Considering The Debates About The Debate Between Beit Hillel and Beit Shammai Regarding Hanukah Candle-Lighting [Talmud Tuesday]
When it comes to lighting candles on Hanukah, the amount of candles lit is now commonly done in an ascending manner according to the night. The original source for this is the following text (bShabbat 21b):
מצות חנוכה נר איש וביתו
והמהדרין: נר לכל אחד ואחד
:והמהדרין מן המהדרין
בית שמאי אומרים יום ראשון מדליק שמנה מכאן ואילך פוחת והולך
ובית הלל אומרים יום ראשון מדליק אחת מכאן ואילך מוסיף והולך
Our Rabbis taught:
The mizvah of Hanukah is one candle per household.
For the beautifiers: one candle per person.
For the beautifiers of the beautifiers:
Shammai’s Academy says: “On the first day, light eight; thenceforth, decrease.”
Hillel’s Academy says: “On the first day, light one; thenceforth, increase.”
As anybody would be curious, the question arises: about what are these two academies disagreeing? In an uncommon move, the Talmud offers up two separate reportages (also to be found on bShabbat 21b). Here is the first (chronologically, although not literarily/editorally):
אמר רבה בר בר חנה אמר רבי יוחנן: שני זקנים היו בצידן אחד עשה כבית שמאי ואחד עשה כדברי בית הלל. זה נותן טעם לדבריו כנגד פרי החג, וזה נותן טעם לדבריו דמעלין בקדש ואין מורידין
Rabbah, son of son of Hannah (late 3rd c. – early 4th c.), said: “Rabbi Yohanan (d. 279) said: ‘There were two elders in Sidon: one did according to Shammai’s Academy and one did according to Hillel’s Academy. This one gave a reason for his words: according to the bull offerings on the holiday [of Sukkot], and this one gave a reason for his words: we ascend in holy items and we do not descend.’”
In this first instance, these two elders each did it according to one of the academies and provided reasons. For the one who followed Shammai’s Academy, he referred to the descending amount of bulls offered per day during the holiday of Sukkot, perhaps since Hanukah is a make-up for Sukkot (see 2 Maccabees 10:1-8). For the other elder, while, at first glance, it is not clear to what he is referring, he is actually referring to matters of holy items in the Holy Temple. So, these two elders both regard the debate to be utilizing the Temple as an archetype, they just differ as to what it should refer.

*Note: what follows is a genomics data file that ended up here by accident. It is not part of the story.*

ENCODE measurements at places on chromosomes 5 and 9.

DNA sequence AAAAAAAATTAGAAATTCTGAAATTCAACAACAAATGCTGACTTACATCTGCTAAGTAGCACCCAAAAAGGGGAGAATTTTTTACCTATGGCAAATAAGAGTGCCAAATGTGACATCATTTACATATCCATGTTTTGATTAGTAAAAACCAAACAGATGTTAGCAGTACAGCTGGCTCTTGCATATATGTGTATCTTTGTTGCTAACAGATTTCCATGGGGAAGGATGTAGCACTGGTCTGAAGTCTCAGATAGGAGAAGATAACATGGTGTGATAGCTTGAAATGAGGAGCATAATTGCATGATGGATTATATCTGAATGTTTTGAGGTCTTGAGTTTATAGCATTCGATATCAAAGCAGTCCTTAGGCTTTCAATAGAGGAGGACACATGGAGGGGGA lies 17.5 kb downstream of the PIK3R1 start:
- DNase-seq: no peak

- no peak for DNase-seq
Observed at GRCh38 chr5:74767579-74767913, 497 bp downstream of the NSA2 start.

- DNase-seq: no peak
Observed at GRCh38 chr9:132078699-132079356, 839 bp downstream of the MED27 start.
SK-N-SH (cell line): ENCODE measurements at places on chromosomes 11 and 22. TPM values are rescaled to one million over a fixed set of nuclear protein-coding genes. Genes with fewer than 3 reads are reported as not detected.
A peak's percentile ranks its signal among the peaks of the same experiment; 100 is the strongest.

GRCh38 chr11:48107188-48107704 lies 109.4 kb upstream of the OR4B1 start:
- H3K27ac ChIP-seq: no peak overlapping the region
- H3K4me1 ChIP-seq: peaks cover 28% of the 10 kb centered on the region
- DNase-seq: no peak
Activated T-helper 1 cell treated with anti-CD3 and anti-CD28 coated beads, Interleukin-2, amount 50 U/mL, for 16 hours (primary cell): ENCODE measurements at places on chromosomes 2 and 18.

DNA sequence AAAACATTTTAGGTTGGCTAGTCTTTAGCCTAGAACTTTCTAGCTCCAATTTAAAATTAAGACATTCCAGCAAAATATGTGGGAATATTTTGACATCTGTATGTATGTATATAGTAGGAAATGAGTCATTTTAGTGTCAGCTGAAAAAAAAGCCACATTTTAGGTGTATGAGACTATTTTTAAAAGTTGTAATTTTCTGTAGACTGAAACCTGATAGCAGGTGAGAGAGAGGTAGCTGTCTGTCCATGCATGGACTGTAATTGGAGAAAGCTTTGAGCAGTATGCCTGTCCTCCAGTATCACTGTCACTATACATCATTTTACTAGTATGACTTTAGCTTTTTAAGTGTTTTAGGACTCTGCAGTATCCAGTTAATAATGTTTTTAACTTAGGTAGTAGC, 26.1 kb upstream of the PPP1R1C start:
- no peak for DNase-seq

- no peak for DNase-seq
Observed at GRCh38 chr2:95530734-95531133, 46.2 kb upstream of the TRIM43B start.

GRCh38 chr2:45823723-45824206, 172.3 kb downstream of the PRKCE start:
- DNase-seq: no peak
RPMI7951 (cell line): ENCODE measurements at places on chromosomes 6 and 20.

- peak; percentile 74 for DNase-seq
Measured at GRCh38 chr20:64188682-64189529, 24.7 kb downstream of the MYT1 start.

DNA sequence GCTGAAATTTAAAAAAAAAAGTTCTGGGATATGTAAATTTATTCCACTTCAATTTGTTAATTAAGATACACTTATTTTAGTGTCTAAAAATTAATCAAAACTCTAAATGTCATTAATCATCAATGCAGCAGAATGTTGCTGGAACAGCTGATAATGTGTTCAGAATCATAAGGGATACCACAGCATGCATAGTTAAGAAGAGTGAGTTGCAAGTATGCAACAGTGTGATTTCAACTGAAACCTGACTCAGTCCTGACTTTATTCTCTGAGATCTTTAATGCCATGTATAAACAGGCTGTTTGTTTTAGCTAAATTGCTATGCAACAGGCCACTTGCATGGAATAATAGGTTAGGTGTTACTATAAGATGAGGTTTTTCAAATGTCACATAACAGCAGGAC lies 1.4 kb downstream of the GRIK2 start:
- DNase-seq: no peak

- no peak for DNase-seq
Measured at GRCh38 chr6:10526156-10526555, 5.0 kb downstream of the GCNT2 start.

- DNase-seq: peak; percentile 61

And here is the second reporting of a debate:
אמר עולא: פליגי בה תרי אמוראי במערבא רבי יוסי בר אבין ורבי יוסי בר זבידא
חד אמר: טעמא דבית שמאי כנגד ימים הנכנסין וטעמא דבית הלל כנגד ימים היוצאין.
וחד אמר: טעמא דבית שמאי כנגד פרי החג וטעמא דבית הלל דמעלין בקדש ואין מורידין
Ulla (late 4th c.) said: “Two amoraim [in the early 4th c.] in the west (land of Israel) argued over this – Rabbi Yosé, son of Avin, and Rabbi Yosé, son of Zevida.
One said: ‘Shammai’s Academy’s reason corresponds to the days that have entered (i.e. days so far) and Hillel’s Academy reason corresponds to the days that have departed (i.e. days still remaining).’
One said: ‘Shammai’s Academy’s reason corresponds to the bull offerings on the holiday [of Sukkot] and Hillel’s Academy reason is that we ascend in holy items and we do not descend.’”
In this instance, these two Rabbi Yosés differ on a more fundamental level: while the latter does offer the Temple-based archetypes, as we saw in the first reporting, the former does not. Rather, the former merely offers a correspondence to the days, whether it’s the days that have already arrived or those that are still remaining.
Of course, it is unclear to us looking at these texts why Hillel’s Academy said what it did and why Shammai’s Academy said what it did. However, while the simple way of looking at it would be merely the numbers of days, it is quite interesting to consider the model referring back to the Holy Temple. This model would, obviously, have deeper significance, since we commemorate the rededication of the Holy Temple on this festival.
For trying to answer how to light the candles for eight days of the festival, how would one decide to do it? Yes, on one level, it’s easy enough to light one candle. However, should one light eight candles all eight days? It would seem that would have been asking too much. But what if you could start with one and increase for each night or the alternative, in a decreasing fashion? If so, how would you justify that? Even if you say The Holy Temple, which models could you refer to? It would seem that since, of the two Torah-given week-long holidays, only one of them has a changing in order (Sukkot in descending bull-offerings). However, how could an increasing be justified? The tannaitic principle of increasing in holy items [in the Holy Temple] and not decreasing (see here).
These answers help us to try to understand the perspectives of Hillel’s Academy and Shammai’s Academy regarding the lighting of Hanukah candles 🙂